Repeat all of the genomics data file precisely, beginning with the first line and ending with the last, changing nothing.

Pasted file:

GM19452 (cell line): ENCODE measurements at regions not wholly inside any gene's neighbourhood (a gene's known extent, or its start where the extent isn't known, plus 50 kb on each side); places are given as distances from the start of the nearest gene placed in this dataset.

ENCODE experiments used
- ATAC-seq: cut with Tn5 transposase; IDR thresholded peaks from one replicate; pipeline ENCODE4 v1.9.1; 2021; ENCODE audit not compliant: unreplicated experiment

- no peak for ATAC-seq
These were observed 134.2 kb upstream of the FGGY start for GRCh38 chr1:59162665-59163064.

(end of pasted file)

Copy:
GM19452 (cell line): ENCODE measurements at regions not wholly inside any gene's neighbourhood (a gene's known extent, or its start where the extent isn't known, plus 50 kb on each side); places are given as distances from the start of the nearest gene placed in this dataset.

ENCODE experiments used
- ATAC-seq: cut with Tn5 transposase; IDR thresholded peaks from one replicate; pipeline ENCODE4 v1.9.1; 2021; ENCODE audit not compliant: unreplicated experiment

- no peak for ATAC-seq
These were observed 134.2 kb upstream of the FGGY start for GRCh38 chr1:59162665-59163064.